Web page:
Me: (pause) For a customer service supervisor? Yes. because it demonstrates that I would make sure that the customer service personnell working under me would not leave our customers hanging; I'd be sure they followed up on every situation where they'd created an expectation of hearing back.
Him: But you aren't my customer. Job seekers arent' my customers; the employers are.
[CUSTOMER SERVICE FAIL]
I guess I was trained differently. It's my understanding that everyone with whom you interact is your customer: your boss, your co-worker, your subordinate, your clients, the people with whom you interact on behalf of your client, even the UPS guy. My bad.
Clearly, I have higher expectations for customer service than many folks do. I worry about this country and this time because of what I see in folks' perceptions of what it means to be in a job where customer service is part of the equation. The first issue that bugs me is the fact that people seem to have lost track of whether their jobs involve customer service at all. A lot of that comes from how one defines "customer", but some comes from what seems like a dwindling of the concept of service. And that's the second issue: We all seem to want to be served, but no one seems to want to serve. Oddly, if we all worked more on serving, and less on demanding good service, we'd probably all receive better service.
Alas, I have this pro-active tendency to follow up when I feel that a person who should have been doing at least a little service in his job has utterly failed to do so. I find the supervisor, and talk to them abou the issue. (Note, my goal is never to get the person in question in trouble, but to find out where my expectations were wrong, and to help the supervisor help his or her staff do a better job, which in turn helps other customers.)
I'm sure you're not suprised to learn that I followed up on my disappointing phone call by calling and asking to speak to a supervisor. I explained what happened, and asked for clarifications on what my expectations should have been. As it turns out, they try to get interviewees to the employers within two day thus, my expectation that the two week contact time would be related to the particular job about which he called me was unrealistic. Alas, all I had to go on was what he told me; and what he told me led me to believe that I was actually in the running for the job I'd applied for. Additionally, since they never send people to their clients without having had an in-person interview, the fact that he didn't set up such an interview with me for the next day was a clear indication that he'd not actually be considering me for THAT job. Alas, again, I only had his statement to go on, and his statememt was grossly misleading given the two to three day turnaround time he'd forgotten to mention.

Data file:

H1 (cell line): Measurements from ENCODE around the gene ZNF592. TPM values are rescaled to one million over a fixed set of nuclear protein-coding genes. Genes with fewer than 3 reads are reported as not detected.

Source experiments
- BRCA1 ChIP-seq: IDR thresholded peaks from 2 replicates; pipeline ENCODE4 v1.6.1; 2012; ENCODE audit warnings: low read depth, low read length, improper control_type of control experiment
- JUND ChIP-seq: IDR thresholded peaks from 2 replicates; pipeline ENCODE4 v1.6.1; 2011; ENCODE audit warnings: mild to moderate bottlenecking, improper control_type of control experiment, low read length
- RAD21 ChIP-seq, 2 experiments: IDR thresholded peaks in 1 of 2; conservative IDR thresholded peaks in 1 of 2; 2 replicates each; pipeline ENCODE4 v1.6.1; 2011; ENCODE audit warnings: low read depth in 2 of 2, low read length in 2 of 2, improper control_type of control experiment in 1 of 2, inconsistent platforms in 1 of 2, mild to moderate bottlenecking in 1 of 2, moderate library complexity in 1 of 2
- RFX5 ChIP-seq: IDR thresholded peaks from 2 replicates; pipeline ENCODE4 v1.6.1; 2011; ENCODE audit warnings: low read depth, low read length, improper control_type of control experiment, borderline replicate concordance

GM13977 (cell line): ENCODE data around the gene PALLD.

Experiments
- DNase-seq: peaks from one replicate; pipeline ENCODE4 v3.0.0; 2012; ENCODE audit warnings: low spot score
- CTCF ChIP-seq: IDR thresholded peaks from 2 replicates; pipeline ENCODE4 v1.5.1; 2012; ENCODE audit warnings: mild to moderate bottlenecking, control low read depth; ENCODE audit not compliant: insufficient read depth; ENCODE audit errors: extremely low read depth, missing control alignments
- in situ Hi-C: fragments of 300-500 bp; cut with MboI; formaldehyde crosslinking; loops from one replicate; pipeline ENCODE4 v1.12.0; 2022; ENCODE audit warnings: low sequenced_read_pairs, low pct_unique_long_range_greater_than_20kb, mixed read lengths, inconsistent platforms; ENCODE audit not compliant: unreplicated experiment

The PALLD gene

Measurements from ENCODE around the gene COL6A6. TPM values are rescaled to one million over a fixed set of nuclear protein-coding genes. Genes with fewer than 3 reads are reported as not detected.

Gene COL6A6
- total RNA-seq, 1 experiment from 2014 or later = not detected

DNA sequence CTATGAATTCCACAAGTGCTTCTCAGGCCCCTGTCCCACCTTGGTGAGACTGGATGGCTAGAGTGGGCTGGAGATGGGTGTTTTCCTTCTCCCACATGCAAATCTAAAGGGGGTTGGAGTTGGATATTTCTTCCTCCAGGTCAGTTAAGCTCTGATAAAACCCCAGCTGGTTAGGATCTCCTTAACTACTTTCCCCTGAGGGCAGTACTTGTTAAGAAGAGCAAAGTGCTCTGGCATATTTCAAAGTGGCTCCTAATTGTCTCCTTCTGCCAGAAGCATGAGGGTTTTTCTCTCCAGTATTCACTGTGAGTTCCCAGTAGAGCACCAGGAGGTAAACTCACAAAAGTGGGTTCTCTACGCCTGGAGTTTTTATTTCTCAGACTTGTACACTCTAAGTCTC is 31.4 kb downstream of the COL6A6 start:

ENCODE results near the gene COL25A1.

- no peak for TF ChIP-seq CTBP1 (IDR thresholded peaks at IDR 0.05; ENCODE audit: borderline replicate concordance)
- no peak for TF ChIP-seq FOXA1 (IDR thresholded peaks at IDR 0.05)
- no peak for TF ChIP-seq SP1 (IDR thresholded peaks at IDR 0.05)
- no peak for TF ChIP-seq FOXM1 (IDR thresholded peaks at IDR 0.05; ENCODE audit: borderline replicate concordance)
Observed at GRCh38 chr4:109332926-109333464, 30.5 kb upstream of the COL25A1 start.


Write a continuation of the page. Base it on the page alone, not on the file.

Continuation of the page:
She apologized that the lad had given me unrealistic expectations. I shared with her my philosophy of who one defines as "customer", and she seemed to agree with me. I told her that when I was in supervisory positions, I appreciated when I learned about situations in which people walked away from an encounter with my staff that left a bad taste in their mouths - it let me review stuff with the staff so that it didn't happen again. The fellow's supervisor seemed to agree with me on that front as well. Evidently, my expectations for customer service aren't THAT much higher than hers -- just his.
So, I may have burned a bridge with respect to finding gainful employment. I'm okay with that as long as somehow, his supervisor can help him work on creating realistic expectations when he talks to people, and maybe even following up on the expectations he creates. At least then no one else will feel as let down by their company as I was.